In recent years Jewish fiction and non-fiction writers have turned to the archive quest narrative to explore family secrets, confusing histories, and lost or misunderstood rumors about Jewish culture and people. These narratives are interested not only in recovering events from the past, but in charting the writer’s experience of recovering the past. Not surprisingly, one of the prominent features of these works is the obsession with the archive’s material fragments— bunches of letters, photographs, old train tickets, diaries, and/or misplaced objects from another world. As the characters in these narratives search (impossibly) for “historical truths” they wrestle with relationships among history, narrative, and the meaning of Jewish identity. This course will study a selection of archival quest narratives written by contemporary Jewish writers to understand how the archive’s objects/papers work rhetorically and aesthetically to create stories; how fiction and/or memoir shape and reflect knowledge of Jewish history and culture; and why archival objects and texts carry or unleash so much emotional power.
Arts & Letters (A&L) courses create meaningful opportunities for students to engage actively in the modes of inquiry that define a discipline. Courses are broad in scope and demonstrably liberal in nature (that is, courses that promote open inquiry from a variety of perspectives). Though some courses may focus on specialized subjects or approaches, there will be a substantial course content locating that subject in the broader context of the major issues of the discipline. Qualifying courses will not focus on teaching basic skills but will require the application or engagement of those skills through analysis and interpretation.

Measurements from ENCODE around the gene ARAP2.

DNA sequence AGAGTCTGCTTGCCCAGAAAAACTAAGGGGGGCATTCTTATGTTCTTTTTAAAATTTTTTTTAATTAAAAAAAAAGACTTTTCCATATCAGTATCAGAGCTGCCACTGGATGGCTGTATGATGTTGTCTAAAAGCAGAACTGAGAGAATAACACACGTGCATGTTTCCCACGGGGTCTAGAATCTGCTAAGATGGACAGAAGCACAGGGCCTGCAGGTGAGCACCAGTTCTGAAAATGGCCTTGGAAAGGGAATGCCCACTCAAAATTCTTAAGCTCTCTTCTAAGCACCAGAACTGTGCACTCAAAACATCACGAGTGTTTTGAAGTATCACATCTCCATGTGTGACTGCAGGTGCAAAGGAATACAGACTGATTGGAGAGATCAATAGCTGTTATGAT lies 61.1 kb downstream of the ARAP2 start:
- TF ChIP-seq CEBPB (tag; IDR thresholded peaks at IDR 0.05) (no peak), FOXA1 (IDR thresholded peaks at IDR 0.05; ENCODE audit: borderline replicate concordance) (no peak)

Multicultural, Identity, Pluralism, and Tolerance (IP) courses examine the social construction of collective identities, the emergence of representative voices from varying social and cultural standpoints, and the effects of prejudice, intolerance, and discrimination. The purpose of courses in this category is to analyze the general principles underlying tolerance, or the lack of it.
Global Perspectives courses study world cultures in critical perspective, or analyze worldviews that differ substantially from those that prevail in the present-day United States.
Literature, 1789 to the present courses focus on literary work produced over more than two centuries -- from the period of British romanticism and the early republic of the United States up to now -- in order to foster familiarity with key works in British and American literary history. Literary history illustrates how literary works reflect, address, and resist the social and political environments in which they are produced as well as other works that have preceded them.
Empire, Race, and/or Ethnicity courses focus on ways that race matters in literature, media, and culture. Recent courses have examined such matters as native American literature and film; nineteenth-century writings by slavers and enslaved people in the U.S. and British colonies; fiction and filmmaking in post-apartheid South Africa; Latinx science fiction and environmental justice, and the novels of Toni Morrison.
English Minor courses offer students centuries of cultural experience and representation in poetry, prose, drama, film, TV, new media, and folk artifacts. The English minor can focus and extend the values of a liberal arts education, while also providing extensive training in writing, speaking, and critical thinking.